Ten minutes later the phone rings. Bob says, "Speaking of gifts…."

Turns out, mister plumber, whom Bob had never met before, fixed Bob's drips and whatnot with barely a flick of the wrench.

"Boy," said Bob, "that was impressive. Thank you. How much do I owe you?"

"Oh, I can't charge you for this," said the plumber. "It was nothing."

Bob, like many of us, was familiar with plumbers for whom it is common practice to charge X just to walk in the door.

"That doesn't seem fair," Bob said. "You made an appointment and drove here. It's only right that I pay you for your time and expense."

"Well, how 'bout if you give me lunch money?" the plumber says.

That still didn't seem enough to Bob, but what could he do? So he takes out his wallet and hands the man a twenty.

The plumber then takes out his own wallet and gives Bob back fifteen bucks.

It's at this point in our conversation that I feel the heavenly smooch: a chuckle, "Hello playmate, I am here."

While writing this essay I went to Manhattan for a day of museums and movies. I'm in a cab heading up the West Side Highway and pass Ground Zero to our right. And just as we do, I notice traveling in the lane next to us the back end of an SUV on which are two bumper stickers. In black letters on pink is the statement: "Elvis: the world will never be the same." Affixed just below it is an American flag with the words "Support Our Troops."

I'm not sure what the universe is trying to teach me via that odd juxtaposition, which, I admit, doesn't hinder me in the slightest when it comes to making up a story.

I support our troops because they are willingly meeting themselves in horrific ways few of us will ever encounter. I support them now, and for the rest of their lives. But as a guy who has a soft spot for Elvis and who reflects on the unprecedented nuclear devastation of Hiroshima and Nagasaki of 1945 only occasionally and fleetingly, I do wonder if, 61 years from now, more Americans will note how "the world will never be the same" because of Elvis than because of 9/11.

What would it take to be otherwise, do you suppose?—that generations from now Ground Zero would be, at the very least, as resonate in many human hearts as Elvis, a man whose addictions, pedestrian rock & roll, cheesy movies, and rhinestone ostentation couldn't obscure his passion for Love with a capital L. Elvis could've sung the Samoan phone book and still conveyed the sound of man hungry to be completely naked, completely vulnerable, completely at one with the call of his heart. That hunger, to me, is at the core of his charisma. I hear it most directly in his gospel recordings, soulful expressions of spiritual devotion that may forever be a source of inspiration.

How could Ground Zero be the same?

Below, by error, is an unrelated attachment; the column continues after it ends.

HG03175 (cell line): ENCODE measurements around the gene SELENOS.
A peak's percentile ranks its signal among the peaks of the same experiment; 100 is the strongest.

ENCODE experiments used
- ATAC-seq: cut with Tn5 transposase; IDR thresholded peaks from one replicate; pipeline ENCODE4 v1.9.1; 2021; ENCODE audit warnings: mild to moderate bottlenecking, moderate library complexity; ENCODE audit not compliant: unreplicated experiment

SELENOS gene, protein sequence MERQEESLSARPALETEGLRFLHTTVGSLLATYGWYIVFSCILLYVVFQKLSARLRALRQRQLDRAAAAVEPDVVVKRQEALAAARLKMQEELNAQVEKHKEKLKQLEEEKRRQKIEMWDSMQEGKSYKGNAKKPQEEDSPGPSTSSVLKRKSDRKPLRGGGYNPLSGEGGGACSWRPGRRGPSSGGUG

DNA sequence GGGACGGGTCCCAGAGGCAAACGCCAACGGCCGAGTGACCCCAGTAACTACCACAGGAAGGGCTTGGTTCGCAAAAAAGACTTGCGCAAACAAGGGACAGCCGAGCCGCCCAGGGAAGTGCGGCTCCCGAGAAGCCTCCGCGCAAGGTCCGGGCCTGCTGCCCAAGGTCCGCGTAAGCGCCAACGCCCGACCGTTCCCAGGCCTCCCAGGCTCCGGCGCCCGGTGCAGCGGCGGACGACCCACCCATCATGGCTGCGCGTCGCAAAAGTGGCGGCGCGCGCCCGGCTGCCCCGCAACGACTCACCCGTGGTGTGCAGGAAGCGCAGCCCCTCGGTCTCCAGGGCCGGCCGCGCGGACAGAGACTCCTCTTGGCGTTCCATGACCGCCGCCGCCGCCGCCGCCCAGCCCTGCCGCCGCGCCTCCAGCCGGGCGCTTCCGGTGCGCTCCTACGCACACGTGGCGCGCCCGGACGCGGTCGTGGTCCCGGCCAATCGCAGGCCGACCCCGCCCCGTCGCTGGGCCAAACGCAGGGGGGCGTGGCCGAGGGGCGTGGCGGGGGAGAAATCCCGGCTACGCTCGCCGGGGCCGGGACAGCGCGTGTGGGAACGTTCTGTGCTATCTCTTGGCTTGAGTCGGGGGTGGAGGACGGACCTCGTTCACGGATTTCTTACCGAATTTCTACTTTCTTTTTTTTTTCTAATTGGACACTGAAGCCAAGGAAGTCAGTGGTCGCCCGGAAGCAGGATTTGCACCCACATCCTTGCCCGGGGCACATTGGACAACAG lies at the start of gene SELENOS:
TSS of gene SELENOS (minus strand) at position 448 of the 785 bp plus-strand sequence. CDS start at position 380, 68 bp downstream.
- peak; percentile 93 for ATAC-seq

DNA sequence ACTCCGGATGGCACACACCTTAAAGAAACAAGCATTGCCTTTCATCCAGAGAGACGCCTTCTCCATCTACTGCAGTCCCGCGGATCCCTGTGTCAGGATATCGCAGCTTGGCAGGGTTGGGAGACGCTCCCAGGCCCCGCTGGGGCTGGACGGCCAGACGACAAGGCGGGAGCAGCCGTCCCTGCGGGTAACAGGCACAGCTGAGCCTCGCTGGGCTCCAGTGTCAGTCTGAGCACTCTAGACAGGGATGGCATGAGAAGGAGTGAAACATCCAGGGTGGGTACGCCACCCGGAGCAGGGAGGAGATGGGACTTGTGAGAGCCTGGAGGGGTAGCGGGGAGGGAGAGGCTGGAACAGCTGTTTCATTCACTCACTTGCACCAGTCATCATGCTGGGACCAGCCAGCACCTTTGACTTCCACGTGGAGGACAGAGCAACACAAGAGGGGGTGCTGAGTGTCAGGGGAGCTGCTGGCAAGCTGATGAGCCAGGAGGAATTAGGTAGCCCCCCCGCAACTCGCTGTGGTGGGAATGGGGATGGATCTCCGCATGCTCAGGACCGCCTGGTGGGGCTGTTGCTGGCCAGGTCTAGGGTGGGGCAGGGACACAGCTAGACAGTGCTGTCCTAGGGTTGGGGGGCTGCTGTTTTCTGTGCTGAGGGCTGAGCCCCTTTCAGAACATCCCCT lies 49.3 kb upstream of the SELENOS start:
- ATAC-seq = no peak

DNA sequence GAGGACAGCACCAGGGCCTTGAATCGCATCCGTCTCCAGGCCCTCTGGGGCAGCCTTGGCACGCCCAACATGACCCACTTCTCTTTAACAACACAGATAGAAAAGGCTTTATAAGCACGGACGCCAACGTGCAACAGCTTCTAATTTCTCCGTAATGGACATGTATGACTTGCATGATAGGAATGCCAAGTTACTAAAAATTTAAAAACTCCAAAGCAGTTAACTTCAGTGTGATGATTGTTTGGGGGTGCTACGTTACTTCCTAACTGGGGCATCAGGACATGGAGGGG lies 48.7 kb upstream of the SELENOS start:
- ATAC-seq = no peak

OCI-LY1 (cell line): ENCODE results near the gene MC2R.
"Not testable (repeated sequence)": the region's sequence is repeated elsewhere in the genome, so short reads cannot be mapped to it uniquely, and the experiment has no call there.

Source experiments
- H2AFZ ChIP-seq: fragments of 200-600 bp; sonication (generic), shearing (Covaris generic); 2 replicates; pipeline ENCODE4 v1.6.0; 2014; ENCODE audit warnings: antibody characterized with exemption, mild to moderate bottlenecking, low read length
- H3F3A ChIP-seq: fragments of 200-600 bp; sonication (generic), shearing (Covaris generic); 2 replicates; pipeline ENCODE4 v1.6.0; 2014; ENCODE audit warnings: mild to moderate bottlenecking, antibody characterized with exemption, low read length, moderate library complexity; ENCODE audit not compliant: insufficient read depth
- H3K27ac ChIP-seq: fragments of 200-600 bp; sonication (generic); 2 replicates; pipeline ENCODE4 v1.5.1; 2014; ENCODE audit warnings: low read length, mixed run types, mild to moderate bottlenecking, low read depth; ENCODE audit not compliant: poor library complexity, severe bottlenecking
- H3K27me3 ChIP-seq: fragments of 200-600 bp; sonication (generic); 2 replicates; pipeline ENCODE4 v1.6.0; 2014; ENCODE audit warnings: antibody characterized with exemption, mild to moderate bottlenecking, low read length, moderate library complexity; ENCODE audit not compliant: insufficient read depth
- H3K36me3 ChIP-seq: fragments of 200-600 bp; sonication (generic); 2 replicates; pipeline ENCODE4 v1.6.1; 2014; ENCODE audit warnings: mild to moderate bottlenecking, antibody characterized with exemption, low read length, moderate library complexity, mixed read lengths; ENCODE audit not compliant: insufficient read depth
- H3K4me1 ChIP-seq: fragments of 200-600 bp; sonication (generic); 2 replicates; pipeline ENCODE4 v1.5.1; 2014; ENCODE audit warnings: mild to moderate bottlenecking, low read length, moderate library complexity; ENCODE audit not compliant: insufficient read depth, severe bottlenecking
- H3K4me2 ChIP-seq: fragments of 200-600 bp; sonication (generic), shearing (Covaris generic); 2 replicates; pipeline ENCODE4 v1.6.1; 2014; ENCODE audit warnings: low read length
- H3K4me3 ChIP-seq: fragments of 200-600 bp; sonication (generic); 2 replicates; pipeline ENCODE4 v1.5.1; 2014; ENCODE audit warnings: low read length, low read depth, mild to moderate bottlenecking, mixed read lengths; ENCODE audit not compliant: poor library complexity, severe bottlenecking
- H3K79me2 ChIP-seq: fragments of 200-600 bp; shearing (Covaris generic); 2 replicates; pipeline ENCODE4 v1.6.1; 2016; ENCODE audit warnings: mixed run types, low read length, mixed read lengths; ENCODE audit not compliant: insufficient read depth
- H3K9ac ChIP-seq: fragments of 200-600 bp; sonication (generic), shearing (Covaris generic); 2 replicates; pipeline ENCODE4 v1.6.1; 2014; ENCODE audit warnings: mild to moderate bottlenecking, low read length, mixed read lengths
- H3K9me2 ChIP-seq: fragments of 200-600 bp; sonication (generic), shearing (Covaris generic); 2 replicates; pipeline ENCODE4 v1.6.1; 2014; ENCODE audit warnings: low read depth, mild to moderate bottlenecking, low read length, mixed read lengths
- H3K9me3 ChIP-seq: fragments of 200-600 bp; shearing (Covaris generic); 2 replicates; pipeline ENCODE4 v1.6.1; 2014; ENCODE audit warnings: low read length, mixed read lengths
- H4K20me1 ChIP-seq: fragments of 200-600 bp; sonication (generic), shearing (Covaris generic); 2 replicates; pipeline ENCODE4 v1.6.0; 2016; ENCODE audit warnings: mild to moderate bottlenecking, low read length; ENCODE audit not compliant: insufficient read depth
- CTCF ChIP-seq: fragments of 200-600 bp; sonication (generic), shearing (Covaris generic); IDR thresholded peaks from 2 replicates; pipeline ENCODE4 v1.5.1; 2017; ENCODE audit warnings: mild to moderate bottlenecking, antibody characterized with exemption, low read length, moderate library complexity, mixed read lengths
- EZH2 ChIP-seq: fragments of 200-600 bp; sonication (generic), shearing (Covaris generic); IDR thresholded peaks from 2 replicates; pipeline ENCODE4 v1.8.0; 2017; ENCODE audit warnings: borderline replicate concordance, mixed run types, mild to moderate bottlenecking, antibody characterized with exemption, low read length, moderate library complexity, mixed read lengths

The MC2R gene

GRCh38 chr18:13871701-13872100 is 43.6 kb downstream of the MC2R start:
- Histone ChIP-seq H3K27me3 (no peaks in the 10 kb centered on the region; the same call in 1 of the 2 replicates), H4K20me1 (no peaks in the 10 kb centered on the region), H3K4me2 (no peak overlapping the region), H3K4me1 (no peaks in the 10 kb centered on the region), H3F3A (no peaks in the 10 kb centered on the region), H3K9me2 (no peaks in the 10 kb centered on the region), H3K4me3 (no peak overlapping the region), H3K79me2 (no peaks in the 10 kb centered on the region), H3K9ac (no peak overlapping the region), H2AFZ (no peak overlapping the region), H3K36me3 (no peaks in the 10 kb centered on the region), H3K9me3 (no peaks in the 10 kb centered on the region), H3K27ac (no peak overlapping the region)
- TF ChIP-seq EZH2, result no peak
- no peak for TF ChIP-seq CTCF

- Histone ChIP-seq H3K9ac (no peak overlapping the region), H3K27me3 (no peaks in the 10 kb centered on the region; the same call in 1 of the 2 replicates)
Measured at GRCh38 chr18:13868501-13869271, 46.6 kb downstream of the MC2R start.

Maybe by creating a memorial that nods in the direction of West Nickle Mines, Pennsylvania, and the response of the Amish to the murder of five of their daughters and the wounding of five more—all schoolgirls—by a deranged neighbor who then took his own life.

A photograph in the paper the day after September 11, 2001 showed a man with graying hair and grim expression holding high a small, marker-printed placard which read, Someone Will Pay. Compare this to news accounts the day after October 2, 2006 (the date an Amish elder called "Our 9/11"), when it was reported that the grandfather of one of the slain girls, as he stood next to her body, instructed younger relatives about the killer, "We must not think evil of this man."

Indeed, among the first people the Amish reached out to console was the killer's widow. "I don't think there's anybody here that wants to do anything but forgive," one resident was quoted as saying. "We don't need to think about judgment; we need to think about forgiveness and going on."

In this case, "going on" included razing the schoolhouse where the murders took place and turning the site into pasture.

Imagine if the goal of the Ground Zero memorial were to remind not just those of us living today but also subsequent generations of the harm that is inevitably caused whenever any of us considers someone else to be "the other." A garden created and maintained in perpetuity by the world's children might serve that goal by being a "hands in the earth" interactive stimulus of endless reflection on the meaning of life, the requirements of health, the richness of differences, the strength in collaboration, and the power of forgiveness.

Is there a moment when the Divine isn't whispering in our heart, teaching us, calling us "Beloved," and wearing a t-shirt that says, "Everyone has the best seat in the house"? Not so far as I can tell.

Whether I stop, look and listen is another matter.

Steve Roberts is the author of Cool Mind Warm Heart, a collection of essays, stories, and photographs of stone sculptures he builds on his Vermont farm.  He can be found on the web at CoolMindWarmHeart.com and at TheHeartOfTheEarth.com.